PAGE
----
Making Sure Surgeons Leave Less Behind…Inside Patients

When patients undergo surgery, they do so with the hope of becoming better, of recovery from some condition that requires physical repair or removal. No one, however, expects to leave the hospital with a little something extra–especially if that something is a sponge, forceps, or other surgical instrument left behind inside the body.

This problem isn’t common, but it is not rare, either. In fact, there have even been television shows based some true cases (such as “When Surgical Tools Get Left Behind”). Scientists estimate that about 1,500 people have surgical objects accidentally left inside them each year in the United States. Unlucky patients have been given a variety of these souvenirs of their procedures, including towels, retractors, and knives–some as large as 10 inches.

Now, this dangerous problem may soon disappear. According to an article on ScienceDaily, the University of Michigan Health System has created a new system using state-of-the-art technologies to insure that no foreign objects are left behind during surgery, reducing potentially serious medical errors.

The standard way that surgical teams have kept track of all their equipment is by counting. If you start the surgery with two scalpels, ten sponges, and a forceps, then a count at the end of the surgery should match. But in some surgeries, counting is a system that doesn’t work well (or isn’t performed well)–especially those that are complex and require the use of a large number of tools, or which involve emergency care.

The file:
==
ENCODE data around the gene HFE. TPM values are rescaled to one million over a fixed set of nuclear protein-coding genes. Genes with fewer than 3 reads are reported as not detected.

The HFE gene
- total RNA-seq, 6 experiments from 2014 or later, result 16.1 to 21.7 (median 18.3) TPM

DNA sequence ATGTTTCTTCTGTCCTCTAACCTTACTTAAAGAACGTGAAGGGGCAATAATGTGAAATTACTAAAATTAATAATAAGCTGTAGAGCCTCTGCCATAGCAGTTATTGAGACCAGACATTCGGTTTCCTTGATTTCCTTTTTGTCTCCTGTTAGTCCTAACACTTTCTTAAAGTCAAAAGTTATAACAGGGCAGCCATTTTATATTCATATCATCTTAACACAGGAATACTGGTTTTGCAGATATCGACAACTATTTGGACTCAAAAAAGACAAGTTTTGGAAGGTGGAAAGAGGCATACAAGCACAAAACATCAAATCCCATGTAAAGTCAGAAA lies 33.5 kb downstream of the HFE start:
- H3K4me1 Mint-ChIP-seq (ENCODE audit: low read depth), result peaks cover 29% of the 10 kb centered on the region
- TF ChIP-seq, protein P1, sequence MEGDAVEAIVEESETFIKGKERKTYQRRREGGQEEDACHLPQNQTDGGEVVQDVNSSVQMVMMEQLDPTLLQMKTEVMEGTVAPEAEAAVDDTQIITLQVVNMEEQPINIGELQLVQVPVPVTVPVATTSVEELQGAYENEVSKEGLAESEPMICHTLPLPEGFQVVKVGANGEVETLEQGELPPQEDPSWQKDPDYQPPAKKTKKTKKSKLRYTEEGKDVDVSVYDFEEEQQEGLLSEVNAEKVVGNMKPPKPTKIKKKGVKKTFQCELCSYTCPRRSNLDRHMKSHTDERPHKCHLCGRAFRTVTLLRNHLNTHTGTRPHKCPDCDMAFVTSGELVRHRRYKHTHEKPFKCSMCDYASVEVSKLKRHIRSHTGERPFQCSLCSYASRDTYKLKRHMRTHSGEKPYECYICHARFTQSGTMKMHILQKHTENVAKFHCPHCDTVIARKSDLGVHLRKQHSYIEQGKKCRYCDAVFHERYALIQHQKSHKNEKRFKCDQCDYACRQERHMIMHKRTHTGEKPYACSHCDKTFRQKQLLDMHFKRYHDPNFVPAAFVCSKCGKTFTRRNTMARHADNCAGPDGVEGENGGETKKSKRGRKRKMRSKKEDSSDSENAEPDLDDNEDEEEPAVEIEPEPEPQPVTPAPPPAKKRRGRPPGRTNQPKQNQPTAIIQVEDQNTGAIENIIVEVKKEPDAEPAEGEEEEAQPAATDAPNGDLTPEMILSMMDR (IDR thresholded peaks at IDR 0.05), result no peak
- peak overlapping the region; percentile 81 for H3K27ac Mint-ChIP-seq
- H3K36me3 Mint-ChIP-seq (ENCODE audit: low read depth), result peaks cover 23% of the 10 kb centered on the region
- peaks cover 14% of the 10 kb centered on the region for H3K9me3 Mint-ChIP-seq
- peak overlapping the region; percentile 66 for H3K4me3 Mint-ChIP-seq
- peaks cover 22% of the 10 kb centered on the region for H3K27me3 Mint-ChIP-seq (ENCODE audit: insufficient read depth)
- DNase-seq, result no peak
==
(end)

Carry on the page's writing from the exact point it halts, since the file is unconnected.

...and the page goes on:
“Having a foreign object left behind during surgery is something we consider a ‘never event,’ ” says Ella Kazerooni, M.D., M.S., professor of radiology at the U-M and associate chair of clinical affairs at the U-M Health System. “It’s something that should never happen.

The new U-M methods include using bar-coded sponges and electronic x-ray orders. Sponges are the most frequent item left behind in patients–bar-coded sponges are scanned when used, then scanned when removed, with the computer doing the counting and matching. In addition, these sponges contain a radiopaque tag, which can be seen on an x-ray. So instead of having the surgical team go hunting for a missing sponge, a quick x-ray (using the new digital order system) can locate the sponge within the patient’s body. In addition, a quick x-ray is critical to shorten surgery time and limit the amount of anesthesia.

We are all for anything that improves the safety of patients. Let’s hope these advances catch on nationwide.

To read the full article on ScienceDaily, click here:  Did Your Surgeons Miss Something?

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